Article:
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ERIC Number: ED311481
Record Type: Non-Journal
Publication Date: 1989-Aug
Pages: 34
Abstractor: N/A
Reference Count: N/A
Publicity as an Instrument of Reform.
Caudill, Susan
Albert Einstein and the Emergency Committee of Atomic Scientists (ECAS) conducted a reform-based public communication campaign for the international control of atomic energy after the Second World War. The Committee raised funds and sought publicity for its proposed solution to the problem of war and the management of peace. Its solution was the institution of a supra-national or world government with more comprehensive powers than those of the United Nations. Submission to a world government would require disarmament and giving up "the secret" of the atom bomb. This was a radical proposal in light of the growing tensions of the Cold War and America's overwhelming concern with national security in what it perceived as a hostile world. A thematic analysis of the Committee's campaign literature indicated that the ECAS relied on fear and had reform as the primary goal, even though the Committee's incorporation papers stated that it had an educational mission. Analysis of the Committee's campaign also indicated that it cannot be easily classified under James Grunig's four models of public relations and suggests that publicity as an instrument of reform may be conceptually distinct from press agentry and public information. (Fifty-nine notes are included.) (Author/RS)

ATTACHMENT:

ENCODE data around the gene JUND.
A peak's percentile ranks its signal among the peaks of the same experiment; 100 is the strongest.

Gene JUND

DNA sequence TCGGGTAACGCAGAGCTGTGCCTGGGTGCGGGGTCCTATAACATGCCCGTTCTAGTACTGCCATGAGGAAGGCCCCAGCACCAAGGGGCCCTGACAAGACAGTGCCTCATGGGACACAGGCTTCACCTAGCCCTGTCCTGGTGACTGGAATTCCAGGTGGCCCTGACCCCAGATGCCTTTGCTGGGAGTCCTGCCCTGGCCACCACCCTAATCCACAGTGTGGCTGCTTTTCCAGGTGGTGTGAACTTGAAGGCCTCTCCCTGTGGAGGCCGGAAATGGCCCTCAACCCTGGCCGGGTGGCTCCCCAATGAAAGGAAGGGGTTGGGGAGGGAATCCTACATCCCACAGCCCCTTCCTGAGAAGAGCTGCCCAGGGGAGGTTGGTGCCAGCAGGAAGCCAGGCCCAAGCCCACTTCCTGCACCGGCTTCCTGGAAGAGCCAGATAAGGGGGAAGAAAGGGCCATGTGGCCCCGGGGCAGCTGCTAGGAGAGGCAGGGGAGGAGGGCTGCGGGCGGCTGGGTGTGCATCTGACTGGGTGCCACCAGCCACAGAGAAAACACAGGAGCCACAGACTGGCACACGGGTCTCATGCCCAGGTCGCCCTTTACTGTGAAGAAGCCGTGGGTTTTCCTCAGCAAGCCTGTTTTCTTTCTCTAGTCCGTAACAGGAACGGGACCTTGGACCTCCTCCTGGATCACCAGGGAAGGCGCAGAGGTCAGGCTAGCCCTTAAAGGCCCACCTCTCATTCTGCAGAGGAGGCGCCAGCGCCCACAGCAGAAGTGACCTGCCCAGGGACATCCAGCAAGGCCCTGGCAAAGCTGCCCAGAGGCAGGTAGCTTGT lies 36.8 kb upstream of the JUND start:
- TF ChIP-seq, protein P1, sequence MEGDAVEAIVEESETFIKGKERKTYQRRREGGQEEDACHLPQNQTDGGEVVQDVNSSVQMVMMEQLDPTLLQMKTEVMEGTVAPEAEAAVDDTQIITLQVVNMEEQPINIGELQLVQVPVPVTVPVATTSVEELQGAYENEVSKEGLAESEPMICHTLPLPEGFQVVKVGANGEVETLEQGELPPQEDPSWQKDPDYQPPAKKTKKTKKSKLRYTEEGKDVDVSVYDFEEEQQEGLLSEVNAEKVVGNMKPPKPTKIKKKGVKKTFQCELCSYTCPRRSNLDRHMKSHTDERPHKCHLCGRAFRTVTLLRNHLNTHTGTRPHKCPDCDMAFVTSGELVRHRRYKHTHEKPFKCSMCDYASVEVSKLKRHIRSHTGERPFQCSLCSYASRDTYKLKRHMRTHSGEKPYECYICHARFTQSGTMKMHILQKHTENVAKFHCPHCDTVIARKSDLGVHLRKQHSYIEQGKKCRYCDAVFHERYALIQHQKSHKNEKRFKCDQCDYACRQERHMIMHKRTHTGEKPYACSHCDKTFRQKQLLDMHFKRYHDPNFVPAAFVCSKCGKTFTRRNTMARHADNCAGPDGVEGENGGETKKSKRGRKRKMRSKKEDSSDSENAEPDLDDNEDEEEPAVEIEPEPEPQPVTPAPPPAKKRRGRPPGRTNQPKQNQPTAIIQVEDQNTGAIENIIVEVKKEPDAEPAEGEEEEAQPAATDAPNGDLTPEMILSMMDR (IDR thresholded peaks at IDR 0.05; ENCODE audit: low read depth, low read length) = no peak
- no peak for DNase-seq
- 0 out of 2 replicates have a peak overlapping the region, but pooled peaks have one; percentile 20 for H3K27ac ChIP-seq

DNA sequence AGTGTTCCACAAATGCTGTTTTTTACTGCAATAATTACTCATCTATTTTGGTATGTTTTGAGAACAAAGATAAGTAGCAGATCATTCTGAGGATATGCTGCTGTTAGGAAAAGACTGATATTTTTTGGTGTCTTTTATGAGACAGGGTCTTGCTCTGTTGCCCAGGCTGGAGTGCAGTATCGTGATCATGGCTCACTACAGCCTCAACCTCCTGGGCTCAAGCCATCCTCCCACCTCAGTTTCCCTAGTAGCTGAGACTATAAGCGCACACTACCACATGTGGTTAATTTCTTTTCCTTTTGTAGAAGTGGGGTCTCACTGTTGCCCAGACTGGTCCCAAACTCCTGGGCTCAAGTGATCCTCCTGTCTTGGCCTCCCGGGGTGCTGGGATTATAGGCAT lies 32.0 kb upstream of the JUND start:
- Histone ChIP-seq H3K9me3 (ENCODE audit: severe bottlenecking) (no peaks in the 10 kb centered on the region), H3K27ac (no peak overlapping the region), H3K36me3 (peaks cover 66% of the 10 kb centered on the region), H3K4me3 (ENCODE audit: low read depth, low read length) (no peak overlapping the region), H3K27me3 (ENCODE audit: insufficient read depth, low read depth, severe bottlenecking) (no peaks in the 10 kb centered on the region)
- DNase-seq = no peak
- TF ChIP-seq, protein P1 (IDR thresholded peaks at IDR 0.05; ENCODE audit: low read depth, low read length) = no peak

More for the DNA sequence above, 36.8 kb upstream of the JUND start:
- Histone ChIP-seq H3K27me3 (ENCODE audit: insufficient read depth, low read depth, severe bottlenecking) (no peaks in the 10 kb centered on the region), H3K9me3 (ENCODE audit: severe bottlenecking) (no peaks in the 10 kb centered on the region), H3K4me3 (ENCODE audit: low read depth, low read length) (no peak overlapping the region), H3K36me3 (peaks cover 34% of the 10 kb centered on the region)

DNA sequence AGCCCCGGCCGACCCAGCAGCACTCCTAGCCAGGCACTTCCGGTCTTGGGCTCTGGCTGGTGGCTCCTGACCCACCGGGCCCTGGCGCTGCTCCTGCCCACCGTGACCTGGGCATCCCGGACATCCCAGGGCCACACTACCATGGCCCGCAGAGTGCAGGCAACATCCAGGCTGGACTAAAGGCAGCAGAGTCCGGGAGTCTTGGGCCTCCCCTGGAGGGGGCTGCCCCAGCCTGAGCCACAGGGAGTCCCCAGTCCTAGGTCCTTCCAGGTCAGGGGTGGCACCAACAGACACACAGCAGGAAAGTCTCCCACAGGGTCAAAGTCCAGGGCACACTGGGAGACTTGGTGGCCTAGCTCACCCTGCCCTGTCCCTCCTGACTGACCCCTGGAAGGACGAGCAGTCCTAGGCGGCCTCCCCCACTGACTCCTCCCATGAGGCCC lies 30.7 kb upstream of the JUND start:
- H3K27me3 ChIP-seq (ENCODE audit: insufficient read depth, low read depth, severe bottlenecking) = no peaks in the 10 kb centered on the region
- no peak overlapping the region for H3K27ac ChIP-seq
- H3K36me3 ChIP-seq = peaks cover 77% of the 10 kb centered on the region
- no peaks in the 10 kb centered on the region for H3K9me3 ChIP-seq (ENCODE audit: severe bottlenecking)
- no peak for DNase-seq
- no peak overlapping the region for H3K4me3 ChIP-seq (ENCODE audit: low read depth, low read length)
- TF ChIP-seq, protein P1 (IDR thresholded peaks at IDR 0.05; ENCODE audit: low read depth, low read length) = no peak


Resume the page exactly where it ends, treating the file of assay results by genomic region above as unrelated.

Publication Type: Speeches/Meeting Papers; Historical Materials; Information Analyses
Education Level: N/A
Audience: N/A
Language: English
Sponsor: N/A
Authoring Institution: N/A